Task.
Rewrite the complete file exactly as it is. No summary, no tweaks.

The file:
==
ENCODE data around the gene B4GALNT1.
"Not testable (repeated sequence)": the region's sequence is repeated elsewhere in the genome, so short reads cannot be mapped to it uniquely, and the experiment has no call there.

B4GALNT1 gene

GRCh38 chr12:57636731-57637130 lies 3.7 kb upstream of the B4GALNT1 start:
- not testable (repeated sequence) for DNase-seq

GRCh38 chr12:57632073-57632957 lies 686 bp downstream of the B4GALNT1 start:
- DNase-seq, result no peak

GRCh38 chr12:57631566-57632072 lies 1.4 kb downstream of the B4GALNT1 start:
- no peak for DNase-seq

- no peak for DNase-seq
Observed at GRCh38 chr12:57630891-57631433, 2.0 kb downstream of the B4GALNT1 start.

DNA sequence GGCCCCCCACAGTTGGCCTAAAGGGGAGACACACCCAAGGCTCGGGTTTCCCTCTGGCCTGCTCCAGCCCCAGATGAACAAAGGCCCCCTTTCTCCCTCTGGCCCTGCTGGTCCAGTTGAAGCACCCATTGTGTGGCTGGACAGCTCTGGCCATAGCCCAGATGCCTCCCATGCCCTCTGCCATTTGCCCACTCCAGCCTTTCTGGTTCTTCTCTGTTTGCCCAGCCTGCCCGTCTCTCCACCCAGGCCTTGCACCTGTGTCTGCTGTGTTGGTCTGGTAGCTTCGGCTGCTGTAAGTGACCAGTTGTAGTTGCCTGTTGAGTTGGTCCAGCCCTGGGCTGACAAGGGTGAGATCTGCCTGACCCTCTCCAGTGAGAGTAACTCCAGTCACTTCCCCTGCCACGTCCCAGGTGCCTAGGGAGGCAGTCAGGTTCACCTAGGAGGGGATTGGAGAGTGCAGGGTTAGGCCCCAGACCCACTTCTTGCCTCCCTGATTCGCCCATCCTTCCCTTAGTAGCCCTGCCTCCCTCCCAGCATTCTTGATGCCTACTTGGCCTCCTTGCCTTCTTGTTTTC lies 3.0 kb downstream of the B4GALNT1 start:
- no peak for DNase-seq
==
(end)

ENCODE data around the gene B4GALNT1.
"Not testable (repeated sequence)": the region's sequence is repeated elsewhere in the genome, so short reads cannot be mapped to it uniquely, and the experiment has no call there.

B4GALNT1 gene

GRCh38 chr12:57636731-57637130 lies 3.7 kb upstream of the B4GALNT1 start:
- not testable (repeated sequence) for DNase-seq

GRCh38 chr12:57632073-57632957 lies 686 bp downstream of the B4GALNT1 start:
- DNase-seq, result no peak

GRCh38 chr12:57631566-57632072 lies 1.4 kb downstream of the B4GALNT1 start:
- no peak for DNase-seq

- no peak for DNase-seq
Observed at GRCh38 chr12:57630891-57631433, 2.0 kb downstream of the B4GALNT1 start.

DNA sequence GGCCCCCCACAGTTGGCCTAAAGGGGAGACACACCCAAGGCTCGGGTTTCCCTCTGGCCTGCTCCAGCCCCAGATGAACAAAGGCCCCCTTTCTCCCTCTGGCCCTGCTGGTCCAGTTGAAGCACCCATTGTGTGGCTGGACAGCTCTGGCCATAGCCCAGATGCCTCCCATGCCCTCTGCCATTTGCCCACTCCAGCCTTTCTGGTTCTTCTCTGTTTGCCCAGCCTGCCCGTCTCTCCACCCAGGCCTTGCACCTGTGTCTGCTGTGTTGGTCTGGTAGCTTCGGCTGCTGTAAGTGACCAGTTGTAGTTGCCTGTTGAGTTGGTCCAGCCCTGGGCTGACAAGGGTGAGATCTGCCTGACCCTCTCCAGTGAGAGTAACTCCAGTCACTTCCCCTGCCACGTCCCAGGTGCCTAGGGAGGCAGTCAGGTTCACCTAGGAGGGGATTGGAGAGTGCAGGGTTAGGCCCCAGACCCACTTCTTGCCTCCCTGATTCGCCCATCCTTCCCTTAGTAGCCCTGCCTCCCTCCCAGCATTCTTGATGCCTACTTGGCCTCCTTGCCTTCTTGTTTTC lies 3.0 kb downstream of the B4GALNT1 start:
- no peak for DNase-seq